However, the airline got to work on preparing for the future and prioritised a ‘Care First’ programme to emphasise safety measures introduced throughout the passenger journey.
This included teaming up with Incheon International Airport to work on a number of practices including temperature checks both on arrival at the airport and on boarding the aircraft, social distancing throughout both environments and plexiglass screens at check-in and service desks.
The airline has also introduced a Covid-19 test centre at the airport, promoted an enhanced self check-in system to travellers and introduced a back-to-front boarding system on its aircraft.
Noh says: “Korean Air has overcome crises before in its 50-year history, we are resilient and in the past we have turned these challenges into opportunities.
“Health and safety standards and protocols have become critical and we will maintain the highest standards of cleanliness, whilst continuing to invest in technology and discover opportunities for innovation.”
Future innovations under discussion with Incheon currently include the introduction of biometric technologies, including biometric check-in, while talks with IATA could lead to the introduction of its Travel Pass.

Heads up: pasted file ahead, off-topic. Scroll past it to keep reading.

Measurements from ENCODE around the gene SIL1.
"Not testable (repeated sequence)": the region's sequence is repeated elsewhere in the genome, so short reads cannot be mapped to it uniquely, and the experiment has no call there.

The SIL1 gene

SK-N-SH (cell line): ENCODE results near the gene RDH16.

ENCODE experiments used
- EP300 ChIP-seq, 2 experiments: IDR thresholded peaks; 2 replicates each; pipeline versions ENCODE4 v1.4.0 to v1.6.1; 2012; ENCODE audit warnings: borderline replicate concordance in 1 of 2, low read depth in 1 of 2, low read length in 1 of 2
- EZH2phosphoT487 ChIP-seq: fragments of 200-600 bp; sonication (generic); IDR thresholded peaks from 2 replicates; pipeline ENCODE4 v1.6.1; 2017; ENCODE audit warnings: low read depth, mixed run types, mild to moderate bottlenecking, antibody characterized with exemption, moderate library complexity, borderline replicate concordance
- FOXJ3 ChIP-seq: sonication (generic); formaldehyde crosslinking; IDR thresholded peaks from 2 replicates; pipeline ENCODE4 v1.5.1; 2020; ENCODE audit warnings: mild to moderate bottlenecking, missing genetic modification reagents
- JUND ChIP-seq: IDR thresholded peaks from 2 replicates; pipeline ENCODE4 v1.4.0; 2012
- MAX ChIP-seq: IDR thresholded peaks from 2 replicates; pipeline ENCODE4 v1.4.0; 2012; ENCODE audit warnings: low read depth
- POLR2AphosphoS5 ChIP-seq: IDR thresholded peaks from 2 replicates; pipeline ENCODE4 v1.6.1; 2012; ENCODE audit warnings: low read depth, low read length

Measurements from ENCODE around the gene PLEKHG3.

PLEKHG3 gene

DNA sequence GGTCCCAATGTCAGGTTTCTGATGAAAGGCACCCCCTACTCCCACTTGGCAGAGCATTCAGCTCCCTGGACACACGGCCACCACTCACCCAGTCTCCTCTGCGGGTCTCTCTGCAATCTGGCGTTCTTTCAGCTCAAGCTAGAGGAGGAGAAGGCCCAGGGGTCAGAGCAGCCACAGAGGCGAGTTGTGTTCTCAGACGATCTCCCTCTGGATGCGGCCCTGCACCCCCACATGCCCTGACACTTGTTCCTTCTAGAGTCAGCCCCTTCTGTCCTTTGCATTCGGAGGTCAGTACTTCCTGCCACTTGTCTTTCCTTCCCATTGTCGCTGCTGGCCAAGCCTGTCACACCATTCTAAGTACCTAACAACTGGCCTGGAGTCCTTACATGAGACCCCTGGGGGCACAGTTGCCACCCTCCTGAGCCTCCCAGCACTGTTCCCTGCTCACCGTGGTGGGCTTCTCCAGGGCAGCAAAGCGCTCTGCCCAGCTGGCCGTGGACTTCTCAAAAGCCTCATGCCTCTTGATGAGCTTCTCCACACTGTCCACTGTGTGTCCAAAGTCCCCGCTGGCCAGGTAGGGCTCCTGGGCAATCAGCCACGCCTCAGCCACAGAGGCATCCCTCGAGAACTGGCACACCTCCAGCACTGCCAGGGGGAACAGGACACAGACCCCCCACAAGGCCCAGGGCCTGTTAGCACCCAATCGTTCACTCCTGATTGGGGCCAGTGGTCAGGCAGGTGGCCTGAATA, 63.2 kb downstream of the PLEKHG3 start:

Nor has the work been limited to the passenger experience, Noh says, with the business itself also feeling the effects of the changes.
He adds: “During the pandemic Korean Air has successfully restructured the organisation to better focus on the core aviation business and strong cargo operation. In particular, Korean Air is committed to transporting Covid-19 vaccine and medical supplies safely across the world.”
The airline’s initial results show this has been achieved by raising KRW1.1 trillion ($880 million) worth of capital through new shares, a move it was hoping to repeat in March 2021 with the aim of raising a further KRW3.3 trillion ($2.6 billion).
Korean has also sold its inflight catering and duty-free business unit to South Korean private equity fund Hahn & Company for KRW981.7 billion ($864 million).
However, perhaps the most interesting move is Korean Air’s acquisition of local rival Asiana Airlines for KRW1.47 trillion ($1.3 billion), with regulatory approval expected this year.
Providing the deal is given the go-ahead, more than 80 aircraft will be added to Korean’s own fleet of more than 150 aircraft and give it the lion’s share of the South Korean domestic and international markets.
Noh says: “Recently Korean Air announced the acquisition of Asiana Airlines, a bold move that will further enhance the competitiveness of the Korean aviation industry with more streamlined route operations and lower costs.”
And we can be sure that, should the deal go through, Korean Air staff will be more than ready to navigate the much larger airline towards a happy landing.
After all, they have had the time on their hands to be fully prepared and presumably, like the rest of the world, will be pleased of the opportunity to do something positive in anticipation of a brighter future.